Home > Uncategorized > If It’s in a Picture, It Must Be True!

If It’s in a Picture, It Must Be True!

Every now and then we experience something that calls up memories from long ago. When the memories are pleasant, we like to call that “nostalgia”—even when those memories come from a time when there was no internet. (Yes, I’m old enough to remember such a time. Rub it in, why don’t you?) A while back, my old friend Hillel Fuld (@HilzFuld) inadvertently reminded me of an event that occurred … 18 years ago?! NO, WAY! THAT CAN’T BE RIGHT! [checks date] Oh, man! I’m getting old!

This whole event started quite innocently, as most events do. It was a Sunday afternoon, and I was meeting a couple of friends to go out to dinner. We met up at Ayala Gross’s house. Back then, Ayala’s mother, Netty, wrote for The Jerusalem Post. As it turned out, Netty—who was writing an article on the effects of aliyah on teenagers—had scheduled a photo shoot for that afternoon, and needed her daughter to be in that shoot. “Don’t worry,” Ayala said, “we’ll still be able to go to dinner. We just have to detour for this first.” “No problem,” I said, and hopped in the car.

The photo shoot ended up being done on the top of the world-famous King David Hotel. To this day, I still don’t know why that location was chosen. Secretly, I think it was chosen for one reason: There was no escape. Anyway, once everyone got up to the roof and the photographer started setting up, Ayala turned to me and said, “Oh, by the way, you have to be in the picture.” Stunned, I looked at her and stammered, “Um … err … WHAT?!” “Please don’t be mad at me!” she said, “My mom doesn’t have enough guys for the picture and she really needs you to be in it.” I fled to the edge of the roof and looked down. It was a long way down. But there was a pool! Alas, there was no way the pool was deep enough. Sighing, I joined the group.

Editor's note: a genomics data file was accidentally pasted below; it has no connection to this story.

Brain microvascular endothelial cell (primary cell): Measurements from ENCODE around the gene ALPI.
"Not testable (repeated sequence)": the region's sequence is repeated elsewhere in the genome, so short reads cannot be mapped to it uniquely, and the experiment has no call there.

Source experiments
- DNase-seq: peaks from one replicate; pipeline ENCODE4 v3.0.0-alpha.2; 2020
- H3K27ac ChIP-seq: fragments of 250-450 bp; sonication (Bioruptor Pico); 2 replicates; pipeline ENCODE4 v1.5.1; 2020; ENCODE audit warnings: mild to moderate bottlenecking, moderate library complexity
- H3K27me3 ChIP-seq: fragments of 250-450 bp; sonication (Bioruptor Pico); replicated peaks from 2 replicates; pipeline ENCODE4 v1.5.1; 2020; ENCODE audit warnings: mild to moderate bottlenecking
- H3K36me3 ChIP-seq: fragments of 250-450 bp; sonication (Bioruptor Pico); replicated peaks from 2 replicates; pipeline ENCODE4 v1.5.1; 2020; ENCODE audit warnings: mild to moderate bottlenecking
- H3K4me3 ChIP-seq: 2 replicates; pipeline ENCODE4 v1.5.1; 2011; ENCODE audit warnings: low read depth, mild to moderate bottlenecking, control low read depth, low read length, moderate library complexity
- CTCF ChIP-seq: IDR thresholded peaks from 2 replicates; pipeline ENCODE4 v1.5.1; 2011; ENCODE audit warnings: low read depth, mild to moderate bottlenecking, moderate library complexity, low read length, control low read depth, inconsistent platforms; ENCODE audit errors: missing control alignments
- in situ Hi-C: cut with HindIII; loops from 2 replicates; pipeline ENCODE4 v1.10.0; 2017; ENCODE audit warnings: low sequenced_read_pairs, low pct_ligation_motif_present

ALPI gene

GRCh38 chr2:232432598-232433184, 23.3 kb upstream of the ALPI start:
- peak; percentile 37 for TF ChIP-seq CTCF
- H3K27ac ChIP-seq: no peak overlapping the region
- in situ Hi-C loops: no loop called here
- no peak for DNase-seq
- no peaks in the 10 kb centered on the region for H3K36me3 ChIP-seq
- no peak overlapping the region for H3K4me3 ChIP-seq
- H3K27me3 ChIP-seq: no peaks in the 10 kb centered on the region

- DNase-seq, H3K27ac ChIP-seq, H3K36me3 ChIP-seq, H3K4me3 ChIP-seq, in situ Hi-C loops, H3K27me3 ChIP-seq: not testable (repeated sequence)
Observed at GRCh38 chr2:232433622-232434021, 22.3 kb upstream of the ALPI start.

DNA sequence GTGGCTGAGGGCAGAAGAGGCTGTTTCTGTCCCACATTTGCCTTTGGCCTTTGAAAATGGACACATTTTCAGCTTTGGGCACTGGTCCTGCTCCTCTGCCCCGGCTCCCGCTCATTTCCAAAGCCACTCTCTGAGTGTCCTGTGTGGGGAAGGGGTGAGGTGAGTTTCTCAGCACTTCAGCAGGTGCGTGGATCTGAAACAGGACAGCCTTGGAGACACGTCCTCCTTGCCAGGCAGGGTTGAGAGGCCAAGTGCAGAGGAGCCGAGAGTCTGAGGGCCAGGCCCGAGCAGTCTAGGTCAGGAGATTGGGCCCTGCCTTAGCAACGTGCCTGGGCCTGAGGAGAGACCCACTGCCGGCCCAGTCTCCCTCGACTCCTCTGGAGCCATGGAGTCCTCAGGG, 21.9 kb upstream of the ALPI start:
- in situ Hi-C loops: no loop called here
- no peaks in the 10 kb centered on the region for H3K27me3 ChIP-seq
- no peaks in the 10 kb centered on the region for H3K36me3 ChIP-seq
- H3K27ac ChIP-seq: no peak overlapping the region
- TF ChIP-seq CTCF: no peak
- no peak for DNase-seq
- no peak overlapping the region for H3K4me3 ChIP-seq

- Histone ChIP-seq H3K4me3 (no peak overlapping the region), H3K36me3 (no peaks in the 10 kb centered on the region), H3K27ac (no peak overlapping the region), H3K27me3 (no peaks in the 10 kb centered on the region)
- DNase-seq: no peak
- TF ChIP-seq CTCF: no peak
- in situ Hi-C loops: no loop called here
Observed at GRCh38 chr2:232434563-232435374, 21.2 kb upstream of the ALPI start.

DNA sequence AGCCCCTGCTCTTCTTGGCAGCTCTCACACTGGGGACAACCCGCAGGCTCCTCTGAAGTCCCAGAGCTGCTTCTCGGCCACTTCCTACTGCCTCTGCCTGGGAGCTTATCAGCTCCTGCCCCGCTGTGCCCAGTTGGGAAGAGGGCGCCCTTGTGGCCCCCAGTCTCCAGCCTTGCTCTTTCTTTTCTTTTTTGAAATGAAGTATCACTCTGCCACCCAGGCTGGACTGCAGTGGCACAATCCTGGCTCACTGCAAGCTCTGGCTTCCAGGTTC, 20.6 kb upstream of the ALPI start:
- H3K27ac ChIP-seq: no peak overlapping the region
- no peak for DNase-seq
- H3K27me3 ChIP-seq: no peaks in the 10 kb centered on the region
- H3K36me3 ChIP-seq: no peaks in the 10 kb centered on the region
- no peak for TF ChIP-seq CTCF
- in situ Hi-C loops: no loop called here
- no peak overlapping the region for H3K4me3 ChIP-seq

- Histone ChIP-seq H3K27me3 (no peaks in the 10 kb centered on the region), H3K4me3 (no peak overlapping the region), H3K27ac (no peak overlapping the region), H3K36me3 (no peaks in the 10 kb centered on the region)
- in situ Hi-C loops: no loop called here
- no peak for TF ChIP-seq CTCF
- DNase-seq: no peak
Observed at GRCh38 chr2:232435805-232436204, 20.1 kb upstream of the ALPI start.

Now, I want you all to understand that I didn’t mind being in the picture. I actually had a good time being there. I was just bothered that I was never asked to do it. Also, I had a feeling that as harmless as it was, there was some way this was going to come back to haunt me. Damn you foreshadowing!

Several weeks later, the article was printed. I went to town to grab a bite to eat before heading over to my football league game. Everywhere I went, people were smiling at me, waving, and congratulating me. “How does it feel to be famous?” one person asked me. “Can I have your autograph?” another league player joked. I laughed and joked around with them, but inside I thought, “And so it starts.”

It wasn’t long before I started hearing from friends who said their family had seen the article in the international edition of the paper, and were wondering when I had made aliyah. The next time I spoke to my grandmother, she mentioned the article as well. Finally, a month after it was published, I received the call I was dreading.

“When were you going to tell me you made aliyah? I have to read about it in a newspaper?!” my mother asked (in a rather hysterical manner). So, I told her the whole story of what happened. When I finished, she didn’t believe me—even though she told me she did. It figured. Eventually, it took my coming home in the Summer to convince her.

Ah, nostalgia!

Categories: Uncategorized
  1. January 2, 2012 at 6:08 pm

    Oh my gosh, you both look so sweet! Haha, funny story though. I am forever grateful to Netty for this! Look at you two! WHO WANTS HUGS?!?!?

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